A closer look at droughts in Latin America and the Caribbean

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A closer look at droughts in Latin America and the Caribbean

For over 60 days, the inhabitants of Montevideo and surrounding areas faced an exceptional crisis following strains in drinking water supplies. In 2023, Uruguayans went through the worst drought since 1947. The unprecedented and severe drought affected over 80 percent of the country, leading to a 60 percent reduction in agricultural yields, widespread water shortages as water reserves reached historic lows, and overall heightened concerns about water and food security.

In Panama, the Panama Canal, a critical global trade artery, confronted a severe threat as an intense drought led to a drastic decline in water levels, disrupting navigation and revenues to the country’s economy, and highlighting the vulnerability of this crucial transportation lifeline to changing climate patterns.

These are only two examples that have captured public attention. While Latin America and the Caribbean (LAC) is blessed with abundant water resources, it grapples with complex challenges in water availability, quality, and distribution. Still, 150 million people in Latin America live in water-scarce areas where droughts are also very common.

In the Dry Corridor of Central America, drought conditions often magnify the structural water and food insecurity challenges, leaving vulnerable people with little choice but to migrate. In Colombia, Bolivia, Argentina, Mexico, Brazil, and other countries in the region, frequent and even multi-year droughts threaten freshwater sources for drinking and irrigation, affecting millions of people, including water systems for hydropower generation and navigation.

Droughts often emerge as a slow onset and multifaceted threat, affecting people, different sectors, and the economy, including the stability of natural ecosystems. As such, droughts can manifest in various forms and can carry distinct implications for different actors over time.  

  • Meteorological droughts can affect water availability, impacting urban water supplies, industrial production, agriculture, and hydropower generation;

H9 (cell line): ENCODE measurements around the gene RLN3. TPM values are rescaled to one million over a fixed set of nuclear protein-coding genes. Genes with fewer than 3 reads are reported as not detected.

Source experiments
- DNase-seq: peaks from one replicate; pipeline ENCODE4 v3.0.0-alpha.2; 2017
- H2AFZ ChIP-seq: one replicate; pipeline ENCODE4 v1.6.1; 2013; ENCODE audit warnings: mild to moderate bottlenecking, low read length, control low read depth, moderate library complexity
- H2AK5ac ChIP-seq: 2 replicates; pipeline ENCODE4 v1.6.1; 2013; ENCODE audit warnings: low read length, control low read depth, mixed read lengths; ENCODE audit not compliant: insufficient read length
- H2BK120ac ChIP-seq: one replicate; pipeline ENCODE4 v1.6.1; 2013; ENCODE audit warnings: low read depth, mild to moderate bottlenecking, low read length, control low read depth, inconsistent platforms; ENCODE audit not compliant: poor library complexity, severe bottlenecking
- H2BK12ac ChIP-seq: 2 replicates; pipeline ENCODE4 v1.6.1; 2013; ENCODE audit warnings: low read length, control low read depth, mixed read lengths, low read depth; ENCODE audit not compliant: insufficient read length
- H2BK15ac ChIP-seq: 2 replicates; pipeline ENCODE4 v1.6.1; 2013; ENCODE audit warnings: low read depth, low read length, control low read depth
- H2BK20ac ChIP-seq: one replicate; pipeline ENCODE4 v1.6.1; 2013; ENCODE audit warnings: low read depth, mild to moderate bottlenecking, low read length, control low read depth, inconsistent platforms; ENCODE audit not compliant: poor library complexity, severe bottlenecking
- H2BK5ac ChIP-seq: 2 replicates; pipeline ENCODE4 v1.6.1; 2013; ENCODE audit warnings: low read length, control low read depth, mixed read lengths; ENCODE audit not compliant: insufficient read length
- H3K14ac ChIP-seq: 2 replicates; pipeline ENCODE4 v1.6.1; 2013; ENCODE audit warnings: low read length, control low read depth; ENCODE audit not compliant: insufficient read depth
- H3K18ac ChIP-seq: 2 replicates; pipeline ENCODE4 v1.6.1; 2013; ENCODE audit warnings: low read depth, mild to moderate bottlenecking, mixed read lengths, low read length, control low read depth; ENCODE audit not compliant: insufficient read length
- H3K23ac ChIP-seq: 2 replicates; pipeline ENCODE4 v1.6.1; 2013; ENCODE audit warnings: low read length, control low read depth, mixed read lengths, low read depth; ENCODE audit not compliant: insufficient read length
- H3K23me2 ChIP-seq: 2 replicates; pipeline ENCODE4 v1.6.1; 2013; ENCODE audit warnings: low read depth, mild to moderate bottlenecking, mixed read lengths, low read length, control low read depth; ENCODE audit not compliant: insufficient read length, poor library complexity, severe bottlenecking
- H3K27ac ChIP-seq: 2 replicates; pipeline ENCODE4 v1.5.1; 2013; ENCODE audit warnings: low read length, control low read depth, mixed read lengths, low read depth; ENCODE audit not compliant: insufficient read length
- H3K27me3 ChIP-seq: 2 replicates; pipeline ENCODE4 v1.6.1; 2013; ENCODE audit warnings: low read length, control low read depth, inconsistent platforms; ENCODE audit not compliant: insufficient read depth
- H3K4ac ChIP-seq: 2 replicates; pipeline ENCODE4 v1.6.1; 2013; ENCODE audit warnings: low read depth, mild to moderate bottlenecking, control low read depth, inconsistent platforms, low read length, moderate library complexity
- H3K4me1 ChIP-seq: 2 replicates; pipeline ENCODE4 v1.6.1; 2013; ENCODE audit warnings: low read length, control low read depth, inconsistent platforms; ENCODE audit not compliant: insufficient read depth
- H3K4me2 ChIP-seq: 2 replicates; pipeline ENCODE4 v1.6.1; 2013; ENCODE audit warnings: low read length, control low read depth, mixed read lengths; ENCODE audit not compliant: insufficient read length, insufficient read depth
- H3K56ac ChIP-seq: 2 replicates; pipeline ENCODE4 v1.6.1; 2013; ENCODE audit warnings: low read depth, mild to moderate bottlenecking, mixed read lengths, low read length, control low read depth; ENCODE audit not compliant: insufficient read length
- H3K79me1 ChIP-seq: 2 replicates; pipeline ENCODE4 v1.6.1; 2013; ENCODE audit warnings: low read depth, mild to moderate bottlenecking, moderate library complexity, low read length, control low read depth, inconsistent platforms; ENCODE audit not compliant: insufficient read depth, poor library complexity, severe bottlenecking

• Hydrological droughts, following reduced levels in rivers and lakes or water storage systems, have heightened consequences for regions reliant on these sources;
  • Agricultural droughts can contribute to crop failures, impacting food security and agricultural sectors;
  • and while natural systems exposed to drought conditions may lead to ecological imbalances, urban areas experiencing socioeconomic droughts can sustain reduced access to clean water, industrial interruptions, and livelihood setbacks, triggering resource competition and migration.

Over the past 15 years, droughts have become more frequent, prolonged, and extreme in LAC. Drought risks are expected to magnify in drier areas like northeastern Brazil and parts of Central America, the Caribbean, and Mexico--as changing climate and increased population pressures, continue to drive increasing water demands and reductions in water supplies. At the same time, traditionally water-rich areas such as the Amazon are becoming increasingly vulnerable to droughts, as seen recently from the devasting drought of 2023 that left millions of people with failed crops, drinking water shortages, power cuts, and wildfires that threaten the already delicate ecosystem of the Amazon Forest.

Alleviating the impacts of droughts, however, requires a transition from drought crisis responses to proactive drought risk management. Despite some countries, such as Brazil, Mexico, and Uruguay, have implemented regulations, policies, and other measures such as early warning systems and insurance mechanisms to deal with droughts, the region as a whole needs more cross-sector coordination and planning, including investments that can help mitigate impacts and build better drought resilience.

To help accelerate action, the Bank is working collaboratively to mobilize multi-sector expertise to develop analytics and promote a dialogue with countries in the region to bolster drought resilience. This includes improving the understanding of drought impacts on different sectors and economic growth, drought risk identification and prioritization, and the conceptualization of financial and policy tools to inform a menu of interventions to better manage drought risks as part of deep dives in selected hot spots.

These efforts will guide policies and strategy recommendations in LAC, paving the way for more concerted actions for drought resilience. This work further envisions a series of seminars to facilitate the dissemination of knowledge and awareness around droughts. As we are building this initiative by bringing other relevant actors within and beyond the Bank--drought is a challenge that calls for concerted action that needs and requires all of us to take part and work together. 

Andrea Juárez-Lucas

Water Resources Management Specialist

Hila Cohen Mizrav

Water Resilience Specialist Consultant

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